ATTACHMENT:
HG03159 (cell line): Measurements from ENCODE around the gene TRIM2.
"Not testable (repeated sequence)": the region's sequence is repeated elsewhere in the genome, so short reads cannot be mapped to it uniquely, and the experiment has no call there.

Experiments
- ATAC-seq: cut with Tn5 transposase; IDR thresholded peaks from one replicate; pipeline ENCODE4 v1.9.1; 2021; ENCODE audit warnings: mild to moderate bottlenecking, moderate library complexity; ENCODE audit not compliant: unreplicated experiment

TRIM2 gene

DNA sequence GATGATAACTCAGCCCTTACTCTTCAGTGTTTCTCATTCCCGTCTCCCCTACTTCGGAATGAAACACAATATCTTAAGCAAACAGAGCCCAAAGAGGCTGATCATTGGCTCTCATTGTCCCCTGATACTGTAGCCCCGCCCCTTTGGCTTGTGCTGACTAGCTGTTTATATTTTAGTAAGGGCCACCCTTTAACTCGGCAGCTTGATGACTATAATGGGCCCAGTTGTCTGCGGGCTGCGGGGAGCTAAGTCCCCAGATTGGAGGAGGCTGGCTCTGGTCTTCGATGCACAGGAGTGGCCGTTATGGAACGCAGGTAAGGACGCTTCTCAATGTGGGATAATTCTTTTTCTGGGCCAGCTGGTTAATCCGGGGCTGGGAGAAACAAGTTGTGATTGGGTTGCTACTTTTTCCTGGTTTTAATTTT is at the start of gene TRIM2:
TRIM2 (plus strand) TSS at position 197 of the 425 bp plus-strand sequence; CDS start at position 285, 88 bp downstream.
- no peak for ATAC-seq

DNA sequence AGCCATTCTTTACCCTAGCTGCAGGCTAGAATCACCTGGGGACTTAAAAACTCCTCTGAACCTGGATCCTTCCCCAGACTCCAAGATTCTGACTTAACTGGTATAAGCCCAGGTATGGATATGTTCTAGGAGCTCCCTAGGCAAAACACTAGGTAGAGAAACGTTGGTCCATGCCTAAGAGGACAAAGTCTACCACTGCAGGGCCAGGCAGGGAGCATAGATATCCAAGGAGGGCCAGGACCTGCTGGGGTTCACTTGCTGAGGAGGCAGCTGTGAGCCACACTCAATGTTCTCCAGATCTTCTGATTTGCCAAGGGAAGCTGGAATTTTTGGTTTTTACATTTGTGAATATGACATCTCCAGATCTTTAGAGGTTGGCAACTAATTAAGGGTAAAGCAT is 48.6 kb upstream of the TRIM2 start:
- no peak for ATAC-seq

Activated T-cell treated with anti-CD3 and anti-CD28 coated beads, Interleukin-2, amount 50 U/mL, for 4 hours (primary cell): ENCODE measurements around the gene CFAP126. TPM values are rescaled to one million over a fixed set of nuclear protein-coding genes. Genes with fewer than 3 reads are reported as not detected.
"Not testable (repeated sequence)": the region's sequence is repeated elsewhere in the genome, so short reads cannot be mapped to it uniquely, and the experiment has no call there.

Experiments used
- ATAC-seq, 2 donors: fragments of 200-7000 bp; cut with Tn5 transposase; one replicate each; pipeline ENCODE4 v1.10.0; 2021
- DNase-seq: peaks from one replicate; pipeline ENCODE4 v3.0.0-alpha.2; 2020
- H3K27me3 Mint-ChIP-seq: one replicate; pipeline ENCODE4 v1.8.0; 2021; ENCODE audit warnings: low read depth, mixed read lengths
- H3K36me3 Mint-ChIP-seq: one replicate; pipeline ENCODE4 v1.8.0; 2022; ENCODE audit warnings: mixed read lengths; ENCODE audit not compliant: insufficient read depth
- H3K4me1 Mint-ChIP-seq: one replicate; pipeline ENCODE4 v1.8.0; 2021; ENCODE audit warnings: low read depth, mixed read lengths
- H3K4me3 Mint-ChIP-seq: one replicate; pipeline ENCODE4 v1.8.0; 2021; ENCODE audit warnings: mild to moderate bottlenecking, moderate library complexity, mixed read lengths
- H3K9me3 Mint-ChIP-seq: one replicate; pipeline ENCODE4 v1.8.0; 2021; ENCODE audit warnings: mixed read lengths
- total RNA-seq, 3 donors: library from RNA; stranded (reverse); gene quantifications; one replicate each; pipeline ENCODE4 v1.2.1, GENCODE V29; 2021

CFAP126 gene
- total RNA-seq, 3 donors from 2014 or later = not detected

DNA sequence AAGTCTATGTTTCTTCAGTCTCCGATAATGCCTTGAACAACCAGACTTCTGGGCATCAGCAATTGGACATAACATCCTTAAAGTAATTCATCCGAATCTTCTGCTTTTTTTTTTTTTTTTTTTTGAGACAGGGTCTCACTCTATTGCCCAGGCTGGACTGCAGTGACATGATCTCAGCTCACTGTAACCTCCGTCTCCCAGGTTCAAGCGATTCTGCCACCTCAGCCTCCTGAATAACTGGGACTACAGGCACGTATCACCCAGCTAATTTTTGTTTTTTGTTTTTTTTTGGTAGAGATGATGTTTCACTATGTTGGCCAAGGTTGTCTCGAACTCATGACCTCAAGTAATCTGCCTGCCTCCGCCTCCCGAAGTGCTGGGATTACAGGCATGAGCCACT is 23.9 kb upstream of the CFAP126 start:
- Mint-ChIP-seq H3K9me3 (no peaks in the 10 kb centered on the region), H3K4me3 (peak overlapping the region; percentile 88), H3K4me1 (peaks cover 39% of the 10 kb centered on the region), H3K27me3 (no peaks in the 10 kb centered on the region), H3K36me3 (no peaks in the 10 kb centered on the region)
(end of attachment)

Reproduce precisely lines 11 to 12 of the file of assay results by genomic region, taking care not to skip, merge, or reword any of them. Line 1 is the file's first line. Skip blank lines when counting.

Activated T-cell treated with anti-CD3 and anti-CD28 coated beads, Interleukin-2, amount 50 U/mL, for 4 hours (primary cell): ENCODE measurements around the gene CFAP126. TPM values are rescaled to one million over a fixed set of nuclear protein-coding genes. Genes with fewer than 3 reads are reported as not detected.
"Not testable (repeated sequence)": the region's sequence is repeated elsewhere in the genome, so short reads cannot be mapped to it uniquely, and the experiment has no call there.